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102,387,581 Americans Don’t Know How to Go Green


More than 90 percent of Americans are recycling — but fewer than 5 percent have taken recommended green actions such as driving less or reducing their utility use, according to a new Harris Poll on green living.

The poll — for which The Nature Conservancy provided input and advice — found that 53 percent of those surveyed have taken steps to green their lives.

But it also found a substantial lack of knowledge about how to go green — and skepticism about whether greening one’s life makes a difference to the environment:

  • 34 percent of those surveyed said they hadn’t changed their lifestyle because they “did not know what to do.”
  • 29 percent of respondents believe that greening their lifestyle won’t make any significant difference on the environment.

“This poll shows that green living is certainly at the forefront of our minds,” says Stephanie Meeks, the Conservancy’s acting president and CEO.

“Yet people are getting lost in the maze of information on how to lessen our environmental impact. The bottom line is that even the smallest lifestyle change can have significant impact in the long run.”

Recycling and Paying Bills Online, But Not Changing Light Bulbs
While recycling is widespread in the United States and 73 percent of those polled are paying their bills online to save paper, other often-recommended ways to green your life are going largely ignored:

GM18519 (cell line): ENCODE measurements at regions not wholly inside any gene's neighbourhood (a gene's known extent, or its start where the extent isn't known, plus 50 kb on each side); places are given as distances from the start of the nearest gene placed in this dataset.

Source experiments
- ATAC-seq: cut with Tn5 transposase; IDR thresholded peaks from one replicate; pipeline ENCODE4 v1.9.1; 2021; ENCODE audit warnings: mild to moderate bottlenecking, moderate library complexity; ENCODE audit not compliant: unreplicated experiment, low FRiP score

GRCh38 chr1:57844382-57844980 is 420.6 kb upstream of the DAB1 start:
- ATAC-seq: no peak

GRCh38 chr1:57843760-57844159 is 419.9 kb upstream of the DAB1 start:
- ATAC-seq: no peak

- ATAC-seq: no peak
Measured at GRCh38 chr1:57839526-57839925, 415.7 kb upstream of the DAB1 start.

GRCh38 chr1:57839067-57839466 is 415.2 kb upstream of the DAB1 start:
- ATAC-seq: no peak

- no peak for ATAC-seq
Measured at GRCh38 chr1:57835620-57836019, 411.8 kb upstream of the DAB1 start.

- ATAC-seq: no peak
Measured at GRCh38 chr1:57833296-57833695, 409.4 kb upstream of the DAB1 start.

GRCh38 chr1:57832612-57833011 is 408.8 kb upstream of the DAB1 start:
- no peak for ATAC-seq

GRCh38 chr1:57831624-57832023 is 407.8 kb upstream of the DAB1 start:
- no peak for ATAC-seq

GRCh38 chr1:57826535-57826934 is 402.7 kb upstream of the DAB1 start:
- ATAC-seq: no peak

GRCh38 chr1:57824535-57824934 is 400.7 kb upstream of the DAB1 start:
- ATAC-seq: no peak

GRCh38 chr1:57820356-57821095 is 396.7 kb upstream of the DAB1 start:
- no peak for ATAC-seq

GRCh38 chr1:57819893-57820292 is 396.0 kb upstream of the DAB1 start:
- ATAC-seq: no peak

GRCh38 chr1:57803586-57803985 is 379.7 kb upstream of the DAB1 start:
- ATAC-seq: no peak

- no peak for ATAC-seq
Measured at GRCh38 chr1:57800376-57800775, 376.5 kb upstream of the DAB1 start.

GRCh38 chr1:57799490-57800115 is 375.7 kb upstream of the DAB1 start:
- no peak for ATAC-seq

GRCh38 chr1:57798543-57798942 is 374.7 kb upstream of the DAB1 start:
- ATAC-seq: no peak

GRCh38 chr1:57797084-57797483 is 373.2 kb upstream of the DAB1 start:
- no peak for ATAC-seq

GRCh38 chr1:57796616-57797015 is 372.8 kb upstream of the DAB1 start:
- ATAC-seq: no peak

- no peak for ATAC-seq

• 5 percent are driving less by combining errands, walking more, etc.
  • 4 percent have reduced their utility use.
  • 3 percent have purchased hybrid cars.
  • 3 percent have changed out incandescent light bulbs for compact fluorescent ones.

Yet if every American home switched out just one incandescent light bulb for a compact fluorescent one, the United States would save enough energy to light more than 3 million homes for an entire year, according to the U.S. Environmental Protection Agency and the Department of Energy.

Making small changes to help save the planet can help your pocketbook as well,” adds Meeks. “In the case of compact fluorescent light bulbs, you’re paying more on the front end, but the cost savings in the long run will beat out the incandescent bulbs, hands down.”

Other poll results:

  • 49 percent are trying to buy locally-produced food and/or goods.
  • 47 percent are buying green household products.
  • 39 percent are bringing their own reusable bags to stores instead of using paper or plastic.
  • 16 percent are carpooling.

Optimism on Environmental Issues

The poll also found noticeable optimism on environmental issues among the American public. Seventy-two percent of the poll’s 2,605 respondents believe their personal actions are significant to the health of the environment.

And although only 42 percent of U.S. adults were initially familiar with the phrase “environmental sustainability,” two-thirds believe that it is possible to live in an environmentally sustainable way.

The phrase “environmental sustainability” was more familiar to younger poll respondents than older ones. More than 45 percent of those age 18-43 understood the term’s meaning, while only 30 percent of those aged 63 and older knew the term.

Source: The Nature Conservancy


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